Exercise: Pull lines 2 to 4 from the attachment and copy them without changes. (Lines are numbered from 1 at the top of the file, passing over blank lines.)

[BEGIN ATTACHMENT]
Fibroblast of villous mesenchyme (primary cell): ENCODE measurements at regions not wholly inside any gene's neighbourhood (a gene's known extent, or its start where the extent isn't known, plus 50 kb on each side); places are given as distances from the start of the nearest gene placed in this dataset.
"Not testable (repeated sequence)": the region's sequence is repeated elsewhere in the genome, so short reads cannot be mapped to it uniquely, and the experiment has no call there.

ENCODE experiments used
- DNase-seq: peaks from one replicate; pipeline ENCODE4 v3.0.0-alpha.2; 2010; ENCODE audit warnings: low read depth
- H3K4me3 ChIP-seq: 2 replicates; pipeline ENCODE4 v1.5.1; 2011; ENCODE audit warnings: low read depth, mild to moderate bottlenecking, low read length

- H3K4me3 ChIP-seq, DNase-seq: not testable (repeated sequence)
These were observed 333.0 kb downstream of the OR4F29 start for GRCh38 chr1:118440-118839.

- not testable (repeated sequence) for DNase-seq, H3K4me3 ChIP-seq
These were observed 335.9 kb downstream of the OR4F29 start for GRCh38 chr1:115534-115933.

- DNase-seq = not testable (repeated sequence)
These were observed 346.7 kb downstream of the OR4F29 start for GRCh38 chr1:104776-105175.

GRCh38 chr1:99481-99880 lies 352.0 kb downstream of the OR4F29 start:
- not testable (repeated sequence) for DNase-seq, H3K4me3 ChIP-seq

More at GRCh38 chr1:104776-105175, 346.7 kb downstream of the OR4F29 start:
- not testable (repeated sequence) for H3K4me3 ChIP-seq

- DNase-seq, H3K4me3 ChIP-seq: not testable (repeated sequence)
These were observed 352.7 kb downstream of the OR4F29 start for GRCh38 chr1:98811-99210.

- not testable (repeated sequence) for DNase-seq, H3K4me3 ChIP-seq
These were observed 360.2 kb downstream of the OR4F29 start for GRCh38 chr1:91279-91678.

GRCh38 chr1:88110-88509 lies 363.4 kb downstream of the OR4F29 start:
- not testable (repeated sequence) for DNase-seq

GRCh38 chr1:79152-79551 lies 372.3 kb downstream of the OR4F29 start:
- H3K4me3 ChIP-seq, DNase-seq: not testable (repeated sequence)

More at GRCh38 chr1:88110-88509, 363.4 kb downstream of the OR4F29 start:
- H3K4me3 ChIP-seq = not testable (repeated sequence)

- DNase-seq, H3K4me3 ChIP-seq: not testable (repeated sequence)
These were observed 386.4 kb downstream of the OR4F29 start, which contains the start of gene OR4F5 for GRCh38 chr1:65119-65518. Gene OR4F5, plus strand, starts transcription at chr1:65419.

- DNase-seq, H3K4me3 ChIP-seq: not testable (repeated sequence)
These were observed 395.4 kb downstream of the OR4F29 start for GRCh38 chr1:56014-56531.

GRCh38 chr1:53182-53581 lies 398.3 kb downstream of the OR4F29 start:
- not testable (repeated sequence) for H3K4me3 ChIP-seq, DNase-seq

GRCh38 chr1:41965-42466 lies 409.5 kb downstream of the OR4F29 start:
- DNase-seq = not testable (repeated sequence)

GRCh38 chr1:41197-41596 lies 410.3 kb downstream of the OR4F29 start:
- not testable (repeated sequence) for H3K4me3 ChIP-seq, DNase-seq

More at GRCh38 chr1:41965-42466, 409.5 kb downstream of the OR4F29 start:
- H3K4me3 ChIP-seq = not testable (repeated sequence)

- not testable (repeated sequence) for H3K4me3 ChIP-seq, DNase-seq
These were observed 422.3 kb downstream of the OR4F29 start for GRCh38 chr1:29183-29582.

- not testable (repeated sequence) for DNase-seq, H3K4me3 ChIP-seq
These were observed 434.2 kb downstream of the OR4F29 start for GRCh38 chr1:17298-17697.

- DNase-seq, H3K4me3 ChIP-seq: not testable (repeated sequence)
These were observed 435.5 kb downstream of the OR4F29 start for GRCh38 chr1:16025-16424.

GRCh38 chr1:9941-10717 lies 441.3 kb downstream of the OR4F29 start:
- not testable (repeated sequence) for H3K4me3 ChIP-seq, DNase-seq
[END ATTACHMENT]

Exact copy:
"Not testable (repeated sequence)": the region's sequence is repeated elsewhere in the genome, so short reads cannot be mapped to it uniquely, and the experiment has no call there.

ENCODE experiments used
- DNase-seq: peaks from one replicate; pipeline ENCODE4 v3.0.0-alpha.2; 2010; ENCODE audit warnings: low read depth